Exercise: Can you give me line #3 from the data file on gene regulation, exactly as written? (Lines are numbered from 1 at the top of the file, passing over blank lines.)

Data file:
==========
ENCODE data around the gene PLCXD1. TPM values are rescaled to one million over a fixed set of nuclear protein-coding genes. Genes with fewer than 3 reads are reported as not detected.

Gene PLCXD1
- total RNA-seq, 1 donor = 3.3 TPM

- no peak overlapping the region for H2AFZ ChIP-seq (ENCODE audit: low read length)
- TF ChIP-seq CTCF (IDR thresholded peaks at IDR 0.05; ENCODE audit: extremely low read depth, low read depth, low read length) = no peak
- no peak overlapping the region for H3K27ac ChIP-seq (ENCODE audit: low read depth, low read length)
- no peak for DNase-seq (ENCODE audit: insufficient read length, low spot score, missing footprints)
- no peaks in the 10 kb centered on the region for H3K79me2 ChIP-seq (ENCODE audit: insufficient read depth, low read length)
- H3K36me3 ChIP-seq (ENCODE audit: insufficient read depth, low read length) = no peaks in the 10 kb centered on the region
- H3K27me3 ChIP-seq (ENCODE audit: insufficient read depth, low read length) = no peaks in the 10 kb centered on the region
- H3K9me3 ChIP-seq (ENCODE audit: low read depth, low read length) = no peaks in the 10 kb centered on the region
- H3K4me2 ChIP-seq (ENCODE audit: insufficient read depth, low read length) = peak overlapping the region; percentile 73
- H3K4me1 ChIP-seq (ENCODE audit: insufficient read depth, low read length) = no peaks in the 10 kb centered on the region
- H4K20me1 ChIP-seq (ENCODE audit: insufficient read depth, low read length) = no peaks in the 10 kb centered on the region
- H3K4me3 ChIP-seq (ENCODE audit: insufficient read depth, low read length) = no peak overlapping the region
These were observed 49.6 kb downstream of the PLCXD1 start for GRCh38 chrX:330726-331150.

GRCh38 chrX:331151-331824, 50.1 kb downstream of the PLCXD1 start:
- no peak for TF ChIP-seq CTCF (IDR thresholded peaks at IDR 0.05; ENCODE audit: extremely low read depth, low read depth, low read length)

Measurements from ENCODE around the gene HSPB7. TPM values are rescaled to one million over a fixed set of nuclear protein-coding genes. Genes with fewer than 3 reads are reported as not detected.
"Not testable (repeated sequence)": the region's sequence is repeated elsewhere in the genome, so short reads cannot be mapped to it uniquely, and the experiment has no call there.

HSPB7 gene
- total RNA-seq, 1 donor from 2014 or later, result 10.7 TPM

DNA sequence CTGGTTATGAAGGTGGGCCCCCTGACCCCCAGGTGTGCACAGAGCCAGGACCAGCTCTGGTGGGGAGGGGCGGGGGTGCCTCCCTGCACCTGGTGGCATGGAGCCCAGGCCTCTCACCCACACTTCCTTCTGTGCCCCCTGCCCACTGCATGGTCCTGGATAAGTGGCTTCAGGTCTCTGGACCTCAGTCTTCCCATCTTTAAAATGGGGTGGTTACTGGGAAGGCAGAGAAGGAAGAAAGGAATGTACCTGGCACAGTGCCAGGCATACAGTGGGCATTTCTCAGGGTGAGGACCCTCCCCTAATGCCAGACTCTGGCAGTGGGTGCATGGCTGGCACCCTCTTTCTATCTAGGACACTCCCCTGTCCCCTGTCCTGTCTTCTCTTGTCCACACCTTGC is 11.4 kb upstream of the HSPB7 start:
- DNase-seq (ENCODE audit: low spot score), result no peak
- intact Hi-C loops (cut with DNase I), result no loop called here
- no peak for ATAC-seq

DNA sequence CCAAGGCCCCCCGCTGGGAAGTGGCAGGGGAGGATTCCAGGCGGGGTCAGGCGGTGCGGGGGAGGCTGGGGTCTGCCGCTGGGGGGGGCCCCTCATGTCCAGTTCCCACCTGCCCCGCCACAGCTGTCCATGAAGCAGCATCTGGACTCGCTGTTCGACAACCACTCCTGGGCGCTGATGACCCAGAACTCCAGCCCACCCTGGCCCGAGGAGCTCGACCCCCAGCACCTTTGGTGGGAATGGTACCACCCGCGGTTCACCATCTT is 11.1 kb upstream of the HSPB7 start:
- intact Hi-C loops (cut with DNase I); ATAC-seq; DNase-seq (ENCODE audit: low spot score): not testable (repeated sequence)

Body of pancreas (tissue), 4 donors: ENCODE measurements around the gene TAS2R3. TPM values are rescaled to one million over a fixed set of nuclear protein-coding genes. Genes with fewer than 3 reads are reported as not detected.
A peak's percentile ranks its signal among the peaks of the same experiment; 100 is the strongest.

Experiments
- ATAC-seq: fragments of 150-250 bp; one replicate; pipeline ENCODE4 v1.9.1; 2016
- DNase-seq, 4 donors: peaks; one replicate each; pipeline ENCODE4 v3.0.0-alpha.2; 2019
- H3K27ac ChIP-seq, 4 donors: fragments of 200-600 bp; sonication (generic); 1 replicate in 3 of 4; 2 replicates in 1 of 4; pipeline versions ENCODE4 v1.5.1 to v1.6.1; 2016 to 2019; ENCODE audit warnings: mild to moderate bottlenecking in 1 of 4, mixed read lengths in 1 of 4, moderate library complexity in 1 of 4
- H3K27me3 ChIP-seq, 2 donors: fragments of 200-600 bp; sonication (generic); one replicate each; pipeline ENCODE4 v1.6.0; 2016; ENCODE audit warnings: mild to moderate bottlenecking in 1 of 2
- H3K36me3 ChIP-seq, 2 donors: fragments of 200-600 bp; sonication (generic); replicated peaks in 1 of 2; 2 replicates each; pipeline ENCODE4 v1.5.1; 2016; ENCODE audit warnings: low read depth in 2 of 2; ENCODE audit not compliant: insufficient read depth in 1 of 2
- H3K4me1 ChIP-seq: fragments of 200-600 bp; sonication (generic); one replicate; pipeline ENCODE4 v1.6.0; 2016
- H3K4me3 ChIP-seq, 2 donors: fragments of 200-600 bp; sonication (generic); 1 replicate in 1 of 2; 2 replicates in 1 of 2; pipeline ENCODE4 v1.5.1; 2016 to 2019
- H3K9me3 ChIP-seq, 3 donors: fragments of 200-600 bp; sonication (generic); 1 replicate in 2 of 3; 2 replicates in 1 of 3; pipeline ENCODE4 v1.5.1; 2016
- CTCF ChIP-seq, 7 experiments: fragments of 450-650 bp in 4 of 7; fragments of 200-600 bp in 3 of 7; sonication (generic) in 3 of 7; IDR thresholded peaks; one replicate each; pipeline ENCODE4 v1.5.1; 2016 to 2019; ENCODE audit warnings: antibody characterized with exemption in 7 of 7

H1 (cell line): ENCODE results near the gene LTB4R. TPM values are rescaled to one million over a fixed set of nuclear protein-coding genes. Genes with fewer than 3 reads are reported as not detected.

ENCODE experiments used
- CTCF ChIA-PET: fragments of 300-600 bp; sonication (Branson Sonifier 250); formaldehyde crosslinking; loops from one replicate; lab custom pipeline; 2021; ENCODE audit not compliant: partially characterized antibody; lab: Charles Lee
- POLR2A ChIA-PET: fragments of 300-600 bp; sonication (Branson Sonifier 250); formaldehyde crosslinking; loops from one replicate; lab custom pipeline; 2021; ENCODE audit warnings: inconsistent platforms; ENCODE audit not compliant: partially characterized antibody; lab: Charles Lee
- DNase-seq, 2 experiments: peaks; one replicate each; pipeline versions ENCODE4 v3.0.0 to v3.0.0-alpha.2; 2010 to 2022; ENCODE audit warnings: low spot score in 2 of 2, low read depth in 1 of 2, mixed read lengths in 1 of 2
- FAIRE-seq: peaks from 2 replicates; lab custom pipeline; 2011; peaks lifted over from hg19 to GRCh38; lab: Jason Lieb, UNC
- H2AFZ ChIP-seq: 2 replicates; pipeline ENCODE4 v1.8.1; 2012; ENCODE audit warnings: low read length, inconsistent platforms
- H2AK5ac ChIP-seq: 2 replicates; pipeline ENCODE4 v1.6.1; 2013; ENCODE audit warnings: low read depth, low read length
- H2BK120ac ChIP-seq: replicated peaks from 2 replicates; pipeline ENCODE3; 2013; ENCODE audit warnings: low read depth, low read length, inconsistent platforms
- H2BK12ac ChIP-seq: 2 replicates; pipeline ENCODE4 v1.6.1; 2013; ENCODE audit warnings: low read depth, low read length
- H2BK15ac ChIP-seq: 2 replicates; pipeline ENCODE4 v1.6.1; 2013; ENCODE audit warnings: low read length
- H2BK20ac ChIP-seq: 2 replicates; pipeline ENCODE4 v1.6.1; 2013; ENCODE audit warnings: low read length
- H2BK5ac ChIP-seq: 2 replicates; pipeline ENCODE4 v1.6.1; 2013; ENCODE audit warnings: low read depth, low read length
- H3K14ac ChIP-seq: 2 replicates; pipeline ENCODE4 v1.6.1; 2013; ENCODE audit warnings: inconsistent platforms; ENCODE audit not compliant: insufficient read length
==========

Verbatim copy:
- total RNA-seq, 1 donor = 3.3 TPM